Spring 2007 Forward to a Friend

The Mystique of Route 66
by Jennifer Fischer Cadillacs
The Cadillac Ranch in Amarillo, Texas, boasts the familiar Caddies buried nose-first in the dusty ground.

  Route 66
  Signs of the Old Mother Road mark the pavement on Chain of Rocks Bridge, which spans the Mississippi River between Illinois and Missouri. It is now a footbridge.

Old Route 66 breathes the charm of a time gone by. What started as a convenient bridge between east and west turned into a new reason for going.

No road captured America’s love for motoring more than the Old Mother Road herself – Route 66. She belongs to a simpler time, when the doors of the West opened for so many people and the storied highway wound her way into the hearts of American travelers.

The “Main Street of America” joined two metropolitan areas – Chicago and Los Angeles – and breathed life into all the remote and underpopulated cities in between. Unlike the Lincoln, the Dixie, or other highways of the day, Route 66 moved diagonally. Its twisting, meandering path linked hundreds of rural communities, leaving trails of opportunity in its wake.

here it is  
Signs along Route 66 counted down the miles to the Jack Rabbit Trading Post in Joseph City, Arizona.  

The road became a symbol of freedom even before it was completely paved. Dust storms in the early 1930s devastated the South. Families already hit hard by the Depression packed their belongings and headed for a better existence – usually in California.

Life became easier for those who opted to eke out their living in the weakened economies of Kansas, Oklahoma, West Texas, and New Mexico. Farmers discovered a more efficient way to transport their grain and produce. Unemployed laborers found work with road gangs laying the winding ribbons of asphalt. Truckers prospered. And, above all, highway commerce was born. Roadside businesses nourished budding economies for the tiny communities. Previously unknown towns appeared on maps, and the romance of Route 66 was born for generations of charmed travelers who followed her seductive path.

  A quick plate of good, home cooking still can be found along the “Main Street of America.”

Restaurants, travel motels, service stations, and neon-blazing tourist attractions dotted the 2,448 miles of magic through three time zones and eight states. Travelers could enjoy a quick plate of good, home cooking before venturing back out on the road. Some might rest for a spell in a tepee-shaped Wigwam Motel before gassing up at the local Phillips 66 and disappearing over the horizon.

Business owners worked together and essentially rebuilt their towns so people were compelled to stop instead of simply passing through. For close to 50 years, the original Route 66 remained America’s celebrated Main Street. Novelists, songwriters, and poets immortalized her boundless charm and allure. Road-borne Americans rambled along her crumbling pavement with backseats full of wide-eyed children taking in the unique and wondrous sights. The passage itself was the destination.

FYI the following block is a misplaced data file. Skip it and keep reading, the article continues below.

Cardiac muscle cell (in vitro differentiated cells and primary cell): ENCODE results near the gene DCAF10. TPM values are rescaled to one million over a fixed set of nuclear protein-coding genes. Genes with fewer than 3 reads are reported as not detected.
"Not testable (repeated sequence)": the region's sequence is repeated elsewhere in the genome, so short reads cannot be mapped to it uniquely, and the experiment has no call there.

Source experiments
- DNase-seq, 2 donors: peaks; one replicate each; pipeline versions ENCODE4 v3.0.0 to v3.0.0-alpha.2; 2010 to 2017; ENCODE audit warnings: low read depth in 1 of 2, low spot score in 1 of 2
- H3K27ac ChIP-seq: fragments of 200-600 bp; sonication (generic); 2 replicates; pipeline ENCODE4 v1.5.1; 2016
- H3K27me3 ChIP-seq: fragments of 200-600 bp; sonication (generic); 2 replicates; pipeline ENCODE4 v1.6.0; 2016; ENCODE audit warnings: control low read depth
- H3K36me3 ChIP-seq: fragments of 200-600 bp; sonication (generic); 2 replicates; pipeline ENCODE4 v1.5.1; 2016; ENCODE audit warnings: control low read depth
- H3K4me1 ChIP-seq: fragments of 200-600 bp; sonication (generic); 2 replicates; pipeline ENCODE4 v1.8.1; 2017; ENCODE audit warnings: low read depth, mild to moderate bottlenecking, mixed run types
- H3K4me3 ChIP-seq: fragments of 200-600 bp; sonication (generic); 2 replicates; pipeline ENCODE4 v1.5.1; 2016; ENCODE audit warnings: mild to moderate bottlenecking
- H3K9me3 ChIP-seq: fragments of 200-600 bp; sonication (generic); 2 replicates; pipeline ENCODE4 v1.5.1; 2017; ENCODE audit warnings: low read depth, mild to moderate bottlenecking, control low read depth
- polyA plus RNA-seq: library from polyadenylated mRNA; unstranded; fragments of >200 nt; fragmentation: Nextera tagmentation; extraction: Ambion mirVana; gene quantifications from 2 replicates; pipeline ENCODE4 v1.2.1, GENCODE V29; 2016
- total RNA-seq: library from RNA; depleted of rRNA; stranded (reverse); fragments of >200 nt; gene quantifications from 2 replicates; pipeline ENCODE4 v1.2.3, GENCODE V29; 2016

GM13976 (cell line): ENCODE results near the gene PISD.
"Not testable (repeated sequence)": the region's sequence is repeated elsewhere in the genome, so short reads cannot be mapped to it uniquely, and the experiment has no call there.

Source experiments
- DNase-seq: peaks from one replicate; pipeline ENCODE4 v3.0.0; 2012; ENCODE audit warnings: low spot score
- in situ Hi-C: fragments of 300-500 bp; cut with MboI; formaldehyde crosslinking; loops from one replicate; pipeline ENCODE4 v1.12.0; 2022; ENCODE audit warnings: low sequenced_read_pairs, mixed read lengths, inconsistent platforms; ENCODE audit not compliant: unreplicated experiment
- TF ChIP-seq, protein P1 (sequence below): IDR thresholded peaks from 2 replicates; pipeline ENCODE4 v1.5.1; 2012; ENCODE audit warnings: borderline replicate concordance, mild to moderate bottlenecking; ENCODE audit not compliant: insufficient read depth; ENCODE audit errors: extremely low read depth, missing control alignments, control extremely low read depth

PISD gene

tee pee motel   Gas Station
Just pull up next to your own cozy tepee and turn in for the night at the Wigwam Motels in Rialto, California, and Holbrook, Arizona.   Lucille Hamon’s gas station served travelers along Route 66 near Hydro, Oklahoma.
The Marsh Arch Bridge was part of the 13.2 miles of Route 66 that passed through Kansas.

National Historic Route 66 Federation

Up-to-date news and events about America’s Mother Road

Photographic images from all eight Route 66 states

Life became busier, and the slower, more scenic route began losing its appeal. The hurried world wanted faster, more direct thoroughfares. Ask any old-time roadside business owners when the interstate bypassed their town and they probably can narrow it down to the hour of the day their once-busy streets became eerily silent.

By 1970, Old Route 66 was almost entirely bypassed by modern, four-lane highways. She ultimately gave way to the interstate system in 1984, when the last vestige of the original road was overtaken by Interstate 40 at Williams, Arizona. Looking at a road map today, the delicate, wavy line that was once Route 66 appears frail and broken by the mighty interstates that cross its path.

But don’t let the old lady fool you. Though entire sections of her roundabout trail are missing, she still delivers the journey of a lifetime. An abundance of books and Web sites guide travelers who seek the spirit and romance of this historic highway. Every Route 66 state boasts its own nostalgic tales and spectacles. Driving through the dusty towns – many dried up and abandoned, others alive and well – has become part of her legacy.

If you get the chance to travel this legendary byway, take time to do a little homework before you go. Pick a unique stretch of the Old Mother Road. Savor the sights and sounds as you bump along the faded asphalt. Explore a quiet town that was once a horn-honking metropolis. Find a neon-trimmed burger joint and treat yourself to an egg cream or a steaming cup of joe. And, by all means, seek out the people in these towns whose lives and legends are the lore of Route 66. Through their stories, the magic lives on.